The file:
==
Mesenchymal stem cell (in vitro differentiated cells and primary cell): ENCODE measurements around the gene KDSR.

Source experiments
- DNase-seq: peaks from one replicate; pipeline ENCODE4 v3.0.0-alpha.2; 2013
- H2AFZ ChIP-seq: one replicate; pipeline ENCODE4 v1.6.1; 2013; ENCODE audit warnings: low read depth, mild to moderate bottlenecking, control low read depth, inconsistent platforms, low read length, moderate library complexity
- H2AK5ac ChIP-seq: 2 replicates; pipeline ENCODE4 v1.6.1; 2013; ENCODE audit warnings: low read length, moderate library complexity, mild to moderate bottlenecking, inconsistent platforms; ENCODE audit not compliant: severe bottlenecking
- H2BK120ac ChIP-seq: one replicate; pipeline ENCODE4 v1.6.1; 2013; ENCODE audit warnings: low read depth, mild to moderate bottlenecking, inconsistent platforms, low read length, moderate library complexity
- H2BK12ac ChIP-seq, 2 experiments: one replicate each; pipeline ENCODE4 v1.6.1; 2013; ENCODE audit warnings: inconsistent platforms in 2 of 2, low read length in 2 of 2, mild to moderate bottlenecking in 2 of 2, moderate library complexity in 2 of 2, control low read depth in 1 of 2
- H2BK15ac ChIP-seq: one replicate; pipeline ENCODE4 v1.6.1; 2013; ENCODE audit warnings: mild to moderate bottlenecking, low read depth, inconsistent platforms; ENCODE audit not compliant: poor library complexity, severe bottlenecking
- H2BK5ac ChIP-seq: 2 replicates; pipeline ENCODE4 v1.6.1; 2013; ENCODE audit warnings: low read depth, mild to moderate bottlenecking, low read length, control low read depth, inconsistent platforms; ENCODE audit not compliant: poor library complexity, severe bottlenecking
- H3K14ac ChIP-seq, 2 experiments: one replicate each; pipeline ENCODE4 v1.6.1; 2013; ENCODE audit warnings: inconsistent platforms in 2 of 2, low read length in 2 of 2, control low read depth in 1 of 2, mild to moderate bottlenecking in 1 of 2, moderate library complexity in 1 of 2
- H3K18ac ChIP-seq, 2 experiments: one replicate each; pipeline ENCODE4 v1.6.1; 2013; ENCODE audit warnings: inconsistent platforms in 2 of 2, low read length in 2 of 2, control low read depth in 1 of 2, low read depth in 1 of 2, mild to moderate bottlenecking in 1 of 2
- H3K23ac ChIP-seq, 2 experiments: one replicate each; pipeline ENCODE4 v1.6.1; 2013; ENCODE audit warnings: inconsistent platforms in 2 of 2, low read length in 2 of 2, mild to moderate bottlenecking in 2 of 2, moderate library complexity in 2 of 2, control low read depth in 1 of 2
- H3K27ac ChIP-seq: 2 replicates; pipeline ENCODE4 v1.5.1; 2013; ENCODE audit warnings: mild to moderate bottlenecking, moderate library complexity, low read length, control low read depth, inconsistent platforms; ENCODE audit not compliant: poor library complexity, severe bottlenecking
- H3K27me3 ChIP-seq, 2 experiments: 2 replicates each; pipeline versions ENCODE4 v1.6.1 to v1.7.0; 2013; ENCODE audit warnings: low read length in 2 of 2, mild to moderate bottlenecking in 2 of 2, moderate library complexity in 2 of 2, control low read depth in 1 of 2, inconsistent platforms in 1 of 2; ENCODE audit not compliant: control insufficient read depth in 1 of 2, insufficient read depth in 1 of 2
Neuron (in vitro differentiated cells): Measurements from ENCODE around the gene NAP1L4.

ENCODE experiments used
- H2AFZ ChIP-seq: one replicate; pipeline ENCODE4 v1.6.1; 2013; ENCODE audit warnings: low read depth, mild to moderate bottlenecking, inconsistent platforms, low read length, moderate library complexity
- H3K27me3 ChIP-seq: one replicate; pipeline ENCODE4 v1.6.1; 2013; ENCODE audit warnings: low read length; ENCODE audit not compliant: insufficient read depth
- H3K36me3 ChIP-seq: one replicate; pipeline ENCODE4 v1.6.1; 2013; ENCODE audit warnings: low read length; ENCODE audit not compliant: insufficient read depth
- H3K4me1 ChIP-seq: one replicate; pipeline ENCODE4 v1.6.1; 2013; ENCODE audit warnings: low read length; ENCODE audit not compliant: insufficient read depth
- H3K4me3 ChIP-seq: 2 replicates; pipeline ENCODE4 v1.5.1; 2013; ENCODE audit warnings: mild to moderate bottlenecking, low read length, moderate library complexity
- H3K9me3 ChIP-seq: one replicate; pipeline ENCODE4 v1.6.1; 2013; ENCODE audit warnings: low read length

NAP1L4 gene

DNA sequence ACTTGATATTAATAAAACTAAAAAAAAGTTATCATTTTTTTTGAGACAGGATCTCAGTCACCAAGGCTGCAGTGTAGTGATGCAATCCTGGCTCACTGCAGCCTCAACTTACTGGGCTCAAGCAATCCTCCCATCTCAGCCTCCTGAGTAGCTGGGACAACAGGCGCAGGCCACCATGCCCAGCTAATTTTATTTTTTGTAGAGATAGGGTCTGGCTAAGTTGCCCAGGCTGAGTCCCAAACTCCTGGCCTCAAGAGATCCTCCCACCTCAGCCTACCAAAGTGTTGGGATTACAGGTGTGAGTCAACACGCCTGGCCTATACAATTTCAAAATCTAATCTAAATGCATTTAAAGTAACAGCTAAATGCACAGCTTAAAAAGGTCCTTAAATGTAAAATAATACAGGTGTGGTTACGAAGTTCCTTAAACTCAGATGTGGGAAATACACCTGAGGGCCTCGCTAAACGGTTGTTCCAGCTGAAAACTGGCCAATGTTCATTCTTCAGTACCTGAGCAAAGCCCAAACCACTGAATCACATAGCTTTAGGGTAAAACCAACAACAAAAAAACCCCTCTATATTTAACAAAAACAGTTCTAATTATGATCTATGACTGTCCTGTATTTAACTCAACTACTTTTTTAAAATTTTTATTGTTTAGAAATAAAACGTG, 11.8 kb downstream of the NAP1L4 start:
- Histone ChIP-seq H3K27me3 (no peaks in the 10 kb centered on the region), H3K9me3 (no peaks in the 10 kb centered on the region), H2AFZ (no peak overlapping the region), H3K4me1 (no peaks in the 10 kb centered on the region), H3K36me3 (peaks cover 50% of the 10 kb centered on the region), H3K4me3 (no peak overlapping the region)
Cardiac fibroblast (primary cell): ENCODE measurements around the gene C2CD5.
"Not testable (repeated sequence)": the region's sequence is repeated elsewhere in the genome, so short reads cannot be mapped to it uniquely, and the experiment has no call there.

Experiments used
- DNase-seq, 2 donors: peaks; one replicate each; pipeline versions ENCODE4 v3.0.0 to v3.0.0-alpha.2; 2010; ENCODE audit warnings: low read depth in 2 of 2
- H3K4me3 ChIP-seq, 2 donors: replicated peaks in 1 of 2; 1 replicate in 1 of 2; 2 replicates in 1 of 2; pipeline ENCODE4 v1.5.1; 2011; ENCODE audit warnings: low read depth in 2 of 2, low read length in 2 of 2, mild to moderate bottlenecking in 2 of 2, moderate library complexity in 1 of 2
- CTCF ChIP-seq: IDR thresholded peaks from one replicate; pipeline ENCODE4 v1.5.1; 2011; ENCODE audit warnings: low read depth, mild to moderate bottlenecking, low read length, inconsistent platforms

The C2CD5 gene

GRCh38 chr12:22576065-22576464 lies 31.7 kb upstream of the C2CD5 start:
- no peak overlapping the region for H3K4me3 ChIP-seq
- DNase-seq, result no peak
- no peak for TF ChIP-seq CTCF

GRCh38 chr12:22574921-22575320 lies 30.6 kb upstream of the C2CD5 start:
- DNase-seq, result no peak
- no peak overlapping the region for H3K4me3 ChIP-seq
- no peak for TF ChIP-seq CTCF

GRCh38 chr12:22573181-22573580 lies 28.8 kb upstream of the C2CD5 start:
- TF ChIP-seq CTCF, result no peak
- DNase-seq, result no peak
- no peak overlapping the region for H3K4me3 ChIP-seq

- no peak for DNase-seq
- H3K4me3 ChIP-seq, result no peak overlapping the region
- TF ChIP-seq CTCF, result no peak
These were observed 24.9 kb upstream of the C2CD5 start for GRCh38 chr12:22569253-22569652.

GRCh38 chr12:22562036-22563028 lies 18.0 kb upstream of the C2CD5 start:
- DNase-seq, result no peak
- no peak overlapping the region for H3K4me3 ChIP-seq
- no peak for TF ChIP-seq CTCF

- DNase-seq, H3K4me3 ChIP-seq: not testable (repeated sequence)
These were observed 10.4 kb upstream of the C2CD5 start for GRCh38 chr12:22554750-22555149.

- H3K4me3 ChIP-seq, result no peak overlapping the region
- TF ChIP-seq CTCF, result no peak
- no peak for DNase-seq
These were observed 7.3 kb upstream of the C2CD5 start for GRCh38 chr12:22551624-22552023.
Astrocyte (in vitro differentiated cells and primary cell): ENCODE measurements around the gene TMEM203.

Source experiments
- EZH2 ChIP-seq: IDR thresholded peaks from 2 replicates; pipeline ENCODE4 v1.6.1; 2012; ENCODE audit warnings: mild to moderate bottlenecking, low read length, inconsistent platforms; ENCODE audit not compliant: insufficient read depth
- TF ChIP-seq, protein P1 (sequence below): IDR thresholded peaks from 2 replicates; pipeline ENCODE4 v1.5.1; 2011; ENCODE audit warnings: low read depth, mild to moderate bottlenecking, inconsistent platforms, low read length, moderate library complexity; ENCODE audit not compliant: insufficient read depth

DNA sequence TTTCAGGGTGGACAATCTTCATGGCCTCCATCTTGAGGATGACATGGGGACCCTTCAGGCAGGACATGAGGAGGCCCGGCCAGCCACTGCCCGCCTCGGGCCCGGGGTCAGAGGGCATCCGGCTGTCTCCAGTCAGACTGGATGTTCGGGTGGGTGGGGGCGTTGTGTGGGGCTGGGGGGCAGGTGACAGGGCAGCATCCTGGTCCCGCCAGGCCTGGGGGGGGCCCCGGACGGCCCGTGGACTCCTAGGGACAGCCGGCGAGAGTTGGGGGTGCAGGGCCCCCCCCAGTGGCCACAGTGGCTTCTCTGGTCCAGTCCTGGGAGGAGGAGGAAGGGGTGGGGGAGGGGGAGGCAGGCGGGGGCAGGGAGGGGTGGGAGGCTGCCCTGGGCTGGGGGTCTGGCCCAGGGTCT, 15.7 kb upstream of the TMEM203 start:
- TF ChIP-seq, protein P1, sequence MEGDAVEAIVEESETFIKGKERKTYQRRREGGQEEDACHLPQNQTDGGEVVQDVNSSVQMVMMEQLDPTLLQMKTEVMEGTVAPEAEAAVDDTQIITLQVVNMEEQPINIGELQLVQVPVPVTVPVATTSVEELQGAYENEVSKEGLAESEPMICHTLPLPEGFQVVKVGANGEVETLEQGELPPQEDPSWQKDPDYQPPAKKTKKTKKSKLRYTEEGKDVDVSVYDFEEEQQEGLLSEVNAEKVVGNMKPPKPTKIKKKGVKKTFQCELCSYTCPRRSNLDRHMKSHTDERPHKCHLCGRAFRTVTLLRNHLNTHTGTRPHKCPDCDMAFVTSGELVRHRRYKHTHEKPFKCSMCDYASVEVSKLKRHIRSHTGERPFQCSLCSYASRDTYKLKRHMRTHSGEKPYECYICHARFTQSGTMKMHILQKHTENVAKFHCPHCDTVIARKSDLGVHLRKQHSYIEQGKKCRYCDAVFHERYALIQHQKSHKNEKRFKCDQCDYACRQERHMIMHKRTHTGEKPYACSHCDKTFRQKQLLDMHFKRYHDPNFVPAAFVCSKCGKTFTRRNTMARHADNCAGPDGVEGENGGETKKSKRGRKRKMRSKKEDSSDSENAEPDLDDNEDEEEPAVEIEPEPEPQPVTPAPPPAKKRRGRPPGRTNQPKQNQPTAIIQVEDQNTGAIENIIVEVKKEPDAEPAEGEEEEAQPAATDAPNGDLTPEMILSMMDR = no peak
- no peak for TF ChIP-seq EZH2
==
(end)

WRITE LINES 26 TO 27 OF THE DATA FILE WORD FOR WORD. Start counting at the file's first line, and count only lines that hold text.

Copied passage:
Cardiac fibroblast (primary cell): ENCODE measurements around the gene C2CD5.
"Not testable (repeated sequence)": the region's sequence is repeated elsewhere in the genome, so short reads cannot be mapped to it uniquely, and the experiment has no call there.